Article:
You’ve seen the Instagram / Facebook ads. You’ve read their environmentally sustanability pitch to reduce plastic around dental hygiene (toothbrush, toothpaste, mouthwash, floss). After considering how much plastic you’re using just around dental hygiene, you believe their environmenal goals are noble. You’ve also questioned how can such a small size be enough “toothpaste” to brush your teeth…
Well, I certainly had many of these thoughts. A friend of mine actually ordered some of these Bite toothpaste bits to try. I was gifted a few days supply of the toothpaste and mouthwash bits to try as well. I tried both these bits and I’m a surprised that they both work fairly well.
For the toothpaste bits, I had to use two bits in order to get enough the feeling of enough “foam” to bruch my teeth. I had to actually grind them with my teeth fairly fine in order to get it to foam when brushing. I enjoyed how strong the mint flavor was but the strength dies out much too quickly as I brush. I think these would actually be great to bring on trips instead of a normal toothpaste tube. They are solid and are not constrained by the TSA “liquids and gels” restrictions. The one downside might be the cost. Bite sells an approximte 2-4 month supply of toothpaste bits for $30 (depending on if you use 1 or 2 bits per toothbrushing activity). As comparison, Costco sells a 5-pack of toothpaste for about 12 dollars that lasts at about 8-12 months. For cost conscious and value seeking customers, the Costco alternative is much better.
For the mouthwash bits, one bit was enough to get a powerful minty breath. It actually worked really well much to my surprise. You just bite to break up the bit then sip a little bit of water. And then the bit dissolves into a mouthwash like any typical mouthwash. Since I prefer strength, I usually used two for a that minty power. Similar to the toothpaste bits, these are solid and would be great on trips too. Although, I think people don’t always use mouthwash on trips.
Overall, the experience of using this product was very interesting. There’s certainly an appeal around their sustainability values of reducing plastic. However, this does come with a cost increase. I think there is an opportunity as a niche market for as a travel toothpaste alternative. Like alot of direct to consumer business, I think we’ll probably start seeing these pop up in Target as they start reaching economies of scale.
Here’s a size comparison of how small the toothpaste bits are.
September’s Angels Cup was slightly delayed because of the delicious Kona Peaberry. I received these Free Space Coffee early September but didn’t open the bag until approximately two weeks ago. The beans are from the famous Yirgacheffe region in Ethiopia. The sweet berry flavor is wonderful contrast to the dark chocolate berry flavor of the Kona peaberry.
I recently received a bag of Kona coffee from Hawaii’s Honolulu Coffee. These beans are more special as they’re Kona peaberries. I’ve always enjoyed Kona beans. They have a unique ashen aroma that hides a subtle dark chocolate berry taste. Because of how special (and more expensive) peaberries are, the roaster will take greater care in roasting which means a much more delicious cup of coffee!
As a quick follow up to the squash stringing post, this particular post from the Ashaway has a fairly nice summary of the differences between string guage (thin/thick) and string tension (tight/loose). Each racket should be able to have a small range of tension where the string will operate best. At the moment, I plan to string the PowerNick 18 at 25 pounds (racket recommended) on the TT Sovereign.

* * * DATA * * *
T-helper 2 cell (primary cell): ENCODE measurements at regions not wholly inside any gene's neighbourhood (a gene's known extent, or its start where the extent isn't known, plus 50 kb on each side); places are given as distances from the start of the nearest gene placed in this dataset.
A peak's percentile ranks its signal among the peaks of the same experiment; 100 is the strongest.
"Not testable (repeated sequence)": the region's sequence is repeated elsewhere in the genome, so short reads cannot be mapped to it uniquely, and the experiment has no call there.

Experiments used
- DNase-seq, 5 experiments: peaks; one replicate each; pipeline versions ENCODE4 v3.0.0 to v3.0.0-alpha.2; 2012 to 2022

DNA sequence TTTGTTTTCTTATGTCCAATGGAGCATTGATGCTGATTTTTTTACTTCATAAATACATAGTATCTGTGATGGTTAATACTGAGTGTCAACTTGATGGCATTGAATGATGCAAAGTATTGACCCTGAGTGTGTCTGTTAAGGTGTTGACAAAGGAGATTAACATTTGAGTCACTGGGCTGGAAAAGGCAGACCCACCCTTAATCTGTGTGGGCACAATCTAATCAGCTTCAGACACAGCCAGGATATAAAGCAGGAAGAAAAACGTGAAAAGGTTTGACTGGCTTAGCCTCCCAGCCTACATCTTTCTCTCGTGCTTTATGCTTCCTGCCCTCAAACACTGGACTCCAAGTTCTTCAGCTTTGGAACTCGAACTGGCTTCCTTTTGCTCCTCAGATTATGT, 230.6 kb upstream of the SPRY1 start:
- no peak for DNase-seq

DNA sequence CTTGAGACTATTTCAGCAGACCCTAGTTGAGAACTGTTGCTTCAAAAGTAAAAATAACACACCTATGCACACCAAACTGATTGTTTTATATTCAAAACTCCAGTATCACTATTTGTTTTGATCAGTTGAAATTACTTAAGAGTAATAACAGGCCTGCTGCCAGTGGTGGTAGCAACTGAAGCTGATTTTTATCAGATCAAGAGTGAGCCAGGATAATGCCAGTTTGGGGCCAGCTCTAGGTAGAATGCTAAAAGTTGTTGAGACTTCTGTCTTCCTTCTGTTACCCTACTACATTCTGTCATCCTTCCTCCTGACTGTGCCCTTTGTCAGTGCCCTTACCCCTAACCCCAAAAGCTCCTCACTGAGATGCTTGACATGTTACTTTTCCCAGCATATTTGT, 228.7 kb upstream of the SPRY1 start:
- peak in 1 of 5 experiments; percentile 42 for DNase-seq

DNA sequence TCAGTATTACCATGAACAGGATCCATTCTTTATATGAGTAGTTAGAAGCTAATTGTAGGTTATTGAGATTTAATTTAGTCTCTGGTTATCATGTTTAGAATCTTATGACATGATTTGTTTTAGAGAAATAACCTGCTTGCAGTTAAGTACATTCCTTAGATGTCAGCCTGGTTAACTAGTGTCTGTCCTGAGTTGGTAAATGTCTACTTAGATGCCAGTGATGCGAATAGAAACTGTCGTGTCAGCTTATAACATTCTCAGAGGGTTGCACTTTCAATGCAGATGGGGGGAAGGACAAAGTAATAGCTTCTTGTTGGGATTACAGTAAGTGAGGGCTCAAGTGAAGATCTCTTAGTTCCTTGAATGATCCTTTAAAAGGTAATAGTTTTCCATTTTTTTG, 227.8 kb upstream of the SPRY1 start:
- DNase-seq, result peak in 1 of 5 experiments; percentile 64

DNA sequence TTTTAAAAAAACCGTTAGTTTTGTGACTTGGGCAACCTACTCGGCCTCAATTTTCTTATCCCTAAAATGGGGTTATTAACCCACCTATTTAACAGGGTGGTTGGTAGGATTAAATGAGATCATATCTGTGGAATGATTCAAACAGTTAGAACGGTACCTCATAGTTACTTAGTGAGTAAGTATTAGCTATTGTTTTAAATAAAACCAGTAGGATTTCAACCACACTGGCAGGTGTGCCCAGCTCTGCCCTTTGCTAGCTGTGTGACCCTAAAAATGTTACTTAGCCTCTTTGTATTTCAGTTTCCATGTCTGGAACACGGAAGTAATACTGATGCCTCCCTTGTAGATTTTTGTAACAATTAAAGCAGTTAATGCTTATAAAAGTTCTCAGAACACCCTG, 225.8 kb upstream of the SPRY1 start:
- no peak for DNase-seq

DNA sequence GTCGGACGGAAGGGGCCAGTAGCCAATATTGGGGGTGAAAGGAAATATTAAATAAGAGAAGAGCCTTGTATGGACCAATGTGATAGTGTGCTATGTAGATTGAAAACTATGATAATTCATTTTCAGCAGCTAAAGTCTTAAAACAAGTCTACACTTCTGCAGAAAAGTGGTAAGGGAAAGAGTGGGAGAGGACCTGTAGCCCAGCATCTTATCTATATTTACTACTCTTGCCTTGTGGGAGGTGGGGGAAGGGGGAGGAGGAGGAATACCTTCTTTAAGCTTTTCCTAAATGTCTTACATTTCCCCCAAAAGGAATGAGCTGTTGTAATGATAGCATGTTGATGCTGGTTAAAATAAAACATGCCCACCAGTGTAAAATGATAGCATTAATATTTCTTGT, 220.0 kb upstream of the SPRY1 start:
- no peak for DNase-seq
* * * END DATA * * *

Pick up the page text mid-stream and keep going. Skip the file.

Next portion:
For the past couple months, I have this squash problem…. I’m having a difficult time deciding on the type of squash string to use. Because of a broken string, I opted to try Ashaway’s Ultranick 18 guage and I loved playing with it over my normal Ultranick 17 guage. That ultimately led me to question what the other three Ashaway strings were like. So I bought the PowerNick 18, MultiNick 18 and SuperNick ZX Micro (also 18 guage). I installed all three strings on the remaining three rackets and started to play with them. And now… I’m having a hard time narrowing down the strings to install permanently. They each have their pros and cons with some strings having more cons than pros!!
But first…. what are the difference between the four strings?! The Ultra is a multifilament Zyex. Power is a monofilament Zyex. Multi is multifilament nylon with a polyurethane coating. and Super is also a multifilament nylon with embedded Zyex filament. What’s Zyex? Ashaway has an interesting article on the this topic. Zyex is basically a polymer made of polyether ether ketone (PEEK). In simple terms, this type of polymer results in tough, durable, and elastic threads that recover after deforming (from hitting a ball). Ashaway has a nice collection of links that talks about squash rackets and strings. It’s useful to browse and understand some of the differences in the materials and string guages.
For some background, I’ve been playing with Ultra 17s for the past 5 years on Prince TT Sovereign Black. After breaking the stock strings 5 years ago, I switched to the Ultra 17s after testing the Ultra 17s against a comparable Tecnifibre 305+ 17 gauge. They both have multifilament polymer cores and are both 17 guages. Although the coating are slightly different, I didn’t think the string coating would make too much of a difference especially for a beginner like me. With both strings installed, I began comparing the feel of the string while playing. One of the biggest differences and a key factor in my decision was that the 305+ had a significant vibration everytime I hit the ball. The Ultra 17s did not. As a baseline comparison, the stock Prince strings DID NOT vibrate. Another benefits was that I felt I had very good ball control with the Ultra 17s whereas I had a hard time trying to control the ball using the 305+. The better control allowed me to execute better drops. Looking back now, I realized that the smooth coating on the 305+ requires more skill to exectue. But as a beginner, I clearly didn’t have that skill to make use of the strings.
As I mentioned earlier, I bought and installed the four different strings. Here’s what they look like.